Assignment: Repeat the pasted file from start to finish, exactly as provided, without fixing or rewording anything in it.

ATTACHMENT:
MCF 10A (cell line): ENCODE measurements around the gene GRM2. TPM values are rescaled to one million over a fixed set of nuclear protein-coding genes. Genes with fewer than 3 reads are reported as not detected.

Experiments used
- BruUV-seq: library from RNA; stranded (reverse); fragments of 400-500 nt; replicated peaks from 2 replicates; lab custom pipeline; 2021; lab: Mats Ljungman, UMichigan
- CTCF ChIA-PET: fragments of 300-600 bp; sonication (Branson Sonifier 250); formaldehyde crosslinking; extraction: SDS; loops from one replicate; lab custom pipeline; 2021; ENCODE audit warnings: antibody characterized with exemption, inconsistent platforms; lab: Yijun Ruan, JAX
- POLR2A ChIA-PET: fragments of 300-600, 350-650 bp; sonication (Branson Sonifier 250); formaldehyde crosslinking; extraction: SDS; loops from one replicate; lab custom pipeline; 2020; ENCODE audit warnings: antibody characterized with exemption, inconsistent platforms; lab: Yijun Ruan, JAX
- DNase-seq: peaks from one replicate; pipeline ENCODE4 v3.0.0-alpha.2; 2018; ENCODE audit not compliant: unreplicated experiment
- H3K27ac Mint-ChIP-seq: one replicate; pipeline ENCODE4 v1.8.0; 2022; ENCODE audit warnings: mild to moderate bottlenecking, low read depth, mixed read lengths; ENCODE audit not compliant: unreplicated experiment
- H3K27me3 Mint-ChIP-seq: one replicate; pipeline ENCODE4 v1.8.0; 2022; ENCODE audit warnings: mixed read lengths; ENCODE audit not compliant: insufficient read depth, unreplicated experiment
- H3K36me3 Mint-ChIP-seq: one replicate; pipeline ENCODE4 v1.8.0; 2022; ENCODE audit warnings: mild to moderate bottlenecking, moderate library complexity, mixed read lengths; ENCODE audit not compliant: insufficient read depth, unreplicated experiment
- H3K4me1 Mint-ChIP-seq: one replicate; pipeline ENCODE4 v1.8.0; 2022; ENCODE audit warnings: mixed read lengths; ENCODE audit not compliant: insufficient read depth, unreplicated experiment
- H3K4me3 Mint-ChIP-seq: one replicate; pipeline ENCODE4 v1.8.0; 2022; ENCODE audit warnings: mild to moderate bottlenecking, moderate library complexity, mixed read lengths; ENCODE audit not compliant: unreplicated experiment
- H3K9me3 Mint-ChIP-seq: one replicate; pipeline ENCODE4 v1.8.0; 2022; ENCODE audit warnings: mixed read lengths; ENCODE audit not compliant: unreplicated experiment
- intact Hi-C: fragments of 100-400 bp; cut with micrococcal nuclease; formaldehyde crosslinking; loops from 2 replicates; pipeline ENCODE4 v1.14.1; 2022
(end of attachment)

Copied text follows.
MCF 10A (cell line): ENCODE measurements around the gene GRM2. TPM values are rescaled to one million over a fixed set of nuclear protein-coding genes. Genes with fewer than 3 reads are reported as not detected.

Experiments used
- BruUV-seq: library from RNA; stranded (reverse); fragments of 400-500 nt; replicated peaks from 2 replicates; lab custom pipeline; 2021; lab: Mats Ljungman, UMichigan
- CTCF ChIA-PET: fragments of 300-600 bp; sonication (Branson Sonifier 250); formaldehyde crosslinking; extraction: SDS; loops from one replicate; lab custom pipeline; 2021; ENCODE audit warnings: antibody characterized with exemption, inconsistent platforms; lab: Yijun Ruan, JAX
- POLR2A ChIA-PET: fragments of 300-600, 350-650 bp; sonication (Branson Sonifier 250); formaldehyde crosslinking; extraction: SDS; loops from one replicate; lab custom pipeline; 2020; ENCODE audit warnings: antibody characterized with exemption, inconsistent platforms; lab: Yijun Ruan, JAX
- DNase-seq: peaks from one replicate; pipeline ENCODE4 v3.0.0-alpha.2; 2018; ENCODE audit not compliant: unreplicated experiment
- H3K27ac Mint-ChIP-seq: one replicate; pipeline ENCODE4 v1.8.0; 2022; ENCODE audit warnings: mild to moderate bottlenecking, low read depth, mixed read lengths; ENCODE audit not compliant: unreplicated experiment
- H3K27me3 Mint-ChIP-seq: one replicate; pipeline ENCODE4 v1.8.0; 2022; ENCODE audit warnings: mixed read lengths; ENCODE audit not compliant: insufficient read depth, unreplicated experiment
- H3K36me3 Mint-ChIP-seq: one replicate; pipeline ENCODE4 v1.8.0; 2022; ENCODE audit warnings: mild to moderate bottlenecking, moderate library complexity, mixed read lengths; ENCODE audit not compliant: insufficient read depth, unreplicated experiment
- H3K4me1 Mint-ChIP-seq: one replicate; pipeline ENCODE4 v1.8.0; 2022; ENCODE audit warnings: mixed read lengths; ENCODE audit not compliant: insufficient read depth, unreplicated experiment
- H3K4me3 Mint-ChIP-seq: one replicate; pipeline ENCODE4 v1.8.0; 2022; ENCODE audit warnings: mild to moderate bottlenecking, moderate library complexity, mixed read lengths; ENCODE audit not compliant: unreplicated experiment
- H3K9me3 Mint-ChIP-seq: one replicate; pipeline ENCODE4 v1.8.0; 2022; ENCODE audit warnings: mixed read lengths; ENCODE audit not compliant: unreplicated experiment
- intact Hi-C: fragments of 100-400 bp; cut with micrococcal nuclease; formaldehyde crosslinking; loops from 2 replicates; pipeline ENCODE4 v1.14.1; 2022